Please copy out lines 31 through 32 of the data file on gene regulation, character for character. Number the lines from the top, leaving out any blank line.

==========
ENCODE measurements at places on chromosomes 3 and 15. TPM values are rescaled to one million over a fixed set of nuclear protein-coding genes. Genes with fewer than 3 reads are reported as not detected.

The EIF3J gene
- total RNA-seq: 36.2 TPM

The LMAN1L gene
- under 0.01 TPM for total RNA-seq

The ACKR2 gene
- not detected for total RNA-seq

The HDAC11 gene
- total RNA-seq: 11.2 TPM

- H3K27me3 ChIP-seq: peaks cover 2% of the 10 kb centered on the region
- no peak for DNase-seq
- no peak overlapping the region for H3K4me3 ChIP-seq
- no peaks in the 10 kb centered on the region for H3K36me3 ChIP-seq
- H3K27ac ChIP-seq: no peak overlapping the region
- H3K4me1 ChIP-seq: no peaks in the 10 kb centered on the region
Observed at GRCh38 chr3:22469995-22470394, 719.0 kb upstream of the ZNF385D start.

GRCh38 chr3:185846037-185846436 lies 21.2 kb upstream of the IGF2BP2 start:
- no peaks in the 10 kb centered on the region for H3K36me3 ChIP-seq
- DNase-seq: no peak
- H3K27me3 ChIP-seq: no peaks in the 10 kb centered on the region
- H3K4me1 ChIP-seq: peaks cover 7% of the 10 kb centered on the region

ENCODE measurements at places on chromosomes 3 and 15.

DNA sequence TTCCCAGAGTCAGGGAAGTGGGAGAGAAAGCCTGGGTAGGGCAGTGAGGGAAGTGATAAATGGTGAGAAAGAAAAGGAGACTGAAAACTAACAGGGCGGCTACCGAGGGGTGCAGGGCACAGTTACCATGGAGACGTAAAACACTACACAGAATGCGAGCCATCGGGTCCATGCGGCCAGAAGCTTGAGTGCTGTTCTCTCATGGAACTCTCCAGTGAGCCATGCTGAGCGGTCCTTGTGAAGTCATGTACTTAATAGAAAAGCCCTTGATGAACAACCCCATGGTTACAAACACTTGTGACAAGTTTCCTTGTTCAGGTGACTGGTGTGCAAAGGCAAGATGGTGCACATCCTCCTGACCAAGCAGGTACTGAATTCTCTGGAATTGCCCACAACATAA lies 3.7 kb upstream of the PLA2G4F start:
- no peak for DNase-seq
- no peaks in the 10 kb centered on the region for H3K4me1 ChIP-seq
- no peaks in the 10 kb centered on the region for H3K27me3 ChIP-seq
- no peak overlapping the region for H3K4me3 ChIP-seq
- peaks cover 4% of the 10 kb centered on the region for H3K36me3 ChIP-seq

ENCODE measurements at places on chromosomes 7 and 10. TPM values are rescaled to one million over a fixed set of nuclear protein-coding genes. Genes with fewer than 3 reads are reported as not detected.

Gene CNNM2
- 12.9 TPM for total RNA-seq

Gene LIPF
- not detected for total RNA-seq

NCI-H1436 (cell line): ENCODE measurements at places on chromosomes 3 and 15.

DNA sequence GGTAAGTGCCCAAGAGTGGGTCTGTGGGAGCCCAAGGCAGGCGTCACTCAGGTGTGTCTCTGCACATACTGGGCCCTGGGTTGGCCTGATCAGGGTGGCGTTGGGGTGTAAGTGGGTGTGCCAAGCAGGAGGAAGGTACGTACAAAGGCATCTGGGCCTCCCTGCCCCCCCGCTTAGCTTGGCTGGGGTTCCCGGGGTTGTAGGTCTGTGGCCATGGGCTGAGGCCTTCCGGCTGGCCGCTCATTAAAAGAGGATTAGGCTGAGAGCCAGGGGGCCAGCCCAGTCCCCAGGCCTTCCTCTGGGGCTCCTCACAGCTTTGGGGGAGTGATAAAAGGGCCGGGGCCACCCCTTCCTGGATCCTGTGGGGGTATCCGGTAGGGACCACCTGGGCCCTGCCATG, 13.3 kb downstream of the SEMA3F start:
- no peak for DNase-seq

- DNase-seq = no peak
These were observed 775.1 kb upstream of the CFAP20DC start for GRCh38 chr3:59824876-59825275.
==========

- 12.9 TPM for total RNA-seq

Gene LIPF